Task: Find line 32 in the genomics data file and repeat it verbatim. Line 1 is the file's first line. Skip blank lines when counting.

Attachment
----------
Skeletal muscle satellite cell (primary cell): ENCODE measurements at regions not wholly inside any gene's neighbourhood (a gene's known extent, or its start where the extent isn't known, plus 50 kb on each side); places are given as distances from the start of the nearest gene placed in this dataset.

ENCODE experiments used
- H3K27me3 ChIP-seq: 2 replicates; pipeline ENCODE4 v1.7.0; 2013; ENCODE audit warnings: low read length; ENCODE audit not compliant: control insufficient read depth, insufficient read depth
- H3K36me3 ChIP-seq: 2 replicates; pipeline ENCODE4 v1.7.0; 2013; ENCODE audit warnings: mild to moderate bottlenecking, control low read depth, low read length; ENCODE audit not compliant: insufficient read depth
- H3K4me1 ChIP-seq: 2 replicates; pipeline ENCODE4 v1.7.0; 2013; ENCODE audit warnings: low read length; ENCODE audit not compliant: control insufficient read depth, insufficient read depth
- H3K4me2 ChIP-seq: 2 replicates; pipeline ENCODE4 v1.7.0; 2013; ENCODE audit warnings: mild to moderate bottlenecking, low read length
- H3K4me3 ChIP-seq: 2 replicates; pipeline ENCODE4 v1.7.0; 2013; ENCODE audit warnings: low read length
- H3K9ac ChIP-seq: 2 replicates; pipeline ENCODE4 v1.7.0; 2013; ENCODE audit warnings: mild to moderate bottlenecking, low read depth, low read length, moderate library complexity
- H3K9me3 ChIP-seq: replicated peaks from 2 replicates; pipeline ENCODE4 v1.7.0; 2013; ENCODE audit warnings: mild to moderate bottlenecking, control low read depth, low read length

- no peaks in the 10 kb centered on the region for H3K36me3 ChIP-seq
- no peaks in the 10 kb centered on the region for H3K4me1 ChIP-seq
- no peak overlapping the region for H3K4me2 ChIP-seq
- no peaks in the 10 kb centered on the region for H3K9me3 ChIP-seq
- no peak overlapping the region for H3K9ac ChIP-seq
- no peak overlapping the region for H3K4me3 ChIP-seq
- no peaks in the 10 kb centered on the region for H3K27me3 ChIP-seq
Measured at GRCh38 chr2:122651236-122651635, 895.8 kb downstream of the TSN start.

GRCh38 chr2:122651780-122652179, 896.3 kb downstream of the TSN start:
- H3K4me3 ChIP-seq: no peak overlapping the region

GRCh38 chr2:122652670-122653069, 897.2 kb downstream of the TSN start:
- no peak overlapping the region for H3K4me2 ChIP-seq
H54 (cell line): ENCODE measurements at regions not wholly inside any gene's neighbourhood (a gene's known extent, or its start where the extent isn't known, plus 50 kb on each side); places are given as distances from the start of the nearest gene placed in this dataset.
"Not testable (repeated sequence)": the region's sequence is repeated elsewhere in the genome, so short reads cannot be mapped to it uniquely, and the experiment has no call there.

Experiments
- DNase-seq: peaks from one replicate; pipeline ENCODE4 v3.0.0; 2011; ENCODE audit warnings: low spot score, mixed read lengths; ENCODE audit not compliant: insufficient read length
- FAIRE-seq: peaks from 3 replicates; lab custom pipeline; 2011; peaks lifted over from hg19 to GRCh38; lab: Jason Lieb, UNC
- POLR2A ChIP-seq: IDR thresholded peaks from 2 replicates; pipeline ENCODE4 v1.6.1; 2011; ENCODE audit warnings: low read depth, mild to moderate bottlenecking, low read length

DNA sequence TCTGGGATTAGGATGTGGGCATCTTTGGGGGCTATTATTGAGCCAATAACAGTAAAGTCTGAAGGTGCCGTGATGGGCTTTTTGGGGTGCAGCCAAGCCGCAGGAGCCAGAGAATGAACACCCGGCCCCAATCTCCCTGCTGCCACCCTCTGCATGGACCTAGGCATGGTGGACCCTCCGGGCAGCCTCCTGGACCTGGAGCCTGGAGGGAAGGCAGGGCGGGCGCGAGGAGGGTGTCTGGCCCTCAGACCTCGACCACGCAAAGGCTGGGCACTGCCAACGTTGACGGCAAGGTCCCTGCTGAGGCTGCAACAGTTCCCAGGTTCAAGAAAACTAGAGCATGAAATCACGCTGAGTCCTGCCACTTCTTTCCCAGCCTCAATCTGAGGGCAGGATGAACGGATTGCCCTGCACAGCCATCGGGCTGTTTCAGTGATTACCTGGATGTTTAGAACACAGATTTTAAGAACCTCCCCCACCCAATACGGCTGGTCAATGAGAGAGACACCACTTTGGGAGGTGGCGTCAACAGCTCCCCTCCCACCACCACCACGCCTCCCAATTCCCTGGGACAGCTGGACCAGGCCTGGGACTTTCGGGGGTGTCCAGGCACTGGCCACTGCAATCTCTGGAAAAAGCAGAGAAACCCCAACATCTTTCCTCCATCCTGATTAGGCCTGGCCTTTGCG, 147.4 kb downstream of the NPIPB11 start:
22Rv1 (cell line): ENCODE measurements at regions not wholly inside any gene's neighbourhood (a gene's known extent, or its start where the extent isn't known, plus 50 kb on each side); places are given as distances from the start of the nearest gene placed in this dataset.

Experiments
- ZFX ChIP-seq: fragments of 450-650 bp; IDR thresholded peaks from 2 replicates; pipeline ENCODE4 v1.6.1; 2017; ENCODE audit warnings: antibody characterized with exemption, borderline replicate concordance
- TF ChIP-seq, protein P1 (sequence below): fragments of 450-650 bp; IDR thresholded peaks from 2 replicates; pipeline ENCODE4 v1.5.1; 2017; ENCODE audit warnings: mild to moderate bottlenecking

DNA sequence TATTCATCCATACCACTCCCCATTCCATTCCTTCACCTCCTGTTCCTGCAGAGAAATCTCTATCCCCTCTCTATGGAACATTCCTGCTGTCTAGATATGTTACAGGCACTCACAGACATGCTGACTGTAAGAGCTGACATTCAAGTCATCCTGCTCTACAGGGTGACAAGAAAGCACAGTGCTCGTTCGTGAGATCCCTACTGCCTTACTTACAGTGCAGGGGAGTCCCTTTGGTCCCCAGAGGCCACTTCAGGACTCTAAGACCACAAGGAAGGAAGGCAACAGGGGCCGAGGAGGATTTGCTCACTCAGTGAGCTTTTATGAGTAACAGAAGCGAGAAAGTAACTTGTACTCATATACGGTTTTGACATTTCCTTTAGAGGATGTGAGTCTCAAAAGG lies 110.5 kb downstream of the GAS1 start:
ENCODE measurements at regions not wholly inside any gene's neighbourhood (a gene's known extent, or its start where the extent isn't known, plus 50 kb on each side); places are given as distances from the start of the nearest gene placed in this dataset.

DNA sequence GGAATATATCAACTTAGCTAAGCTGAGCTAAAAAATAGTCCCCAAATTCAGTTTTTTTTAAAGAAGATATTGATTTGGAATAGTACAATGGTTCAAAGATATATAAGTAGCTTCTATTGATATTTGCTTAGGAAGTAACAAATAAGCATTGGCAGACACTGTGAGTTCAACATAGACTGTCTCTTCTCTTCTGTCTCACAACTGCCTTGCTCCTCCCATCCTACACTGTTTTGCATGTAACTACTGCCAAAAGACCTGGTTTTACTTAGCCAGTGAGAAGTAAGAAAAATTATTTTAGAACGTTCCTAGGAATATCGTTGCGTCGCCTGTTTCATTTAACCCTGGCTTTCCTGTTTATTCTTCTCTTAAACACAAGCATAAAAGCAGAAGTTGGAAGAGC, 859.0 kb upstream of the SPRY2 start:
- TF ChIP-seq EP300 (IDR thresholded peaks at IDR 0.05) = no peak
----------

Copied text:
- TF ChIP-seq, protein P1 (sequence below): fragments of 450-650 bp; IDR thresholded peaks from 2 replicates; pipeline ENCODE4 v1.5.1; 2017; ENCODE audit warnings: mild to moderate bottlenecking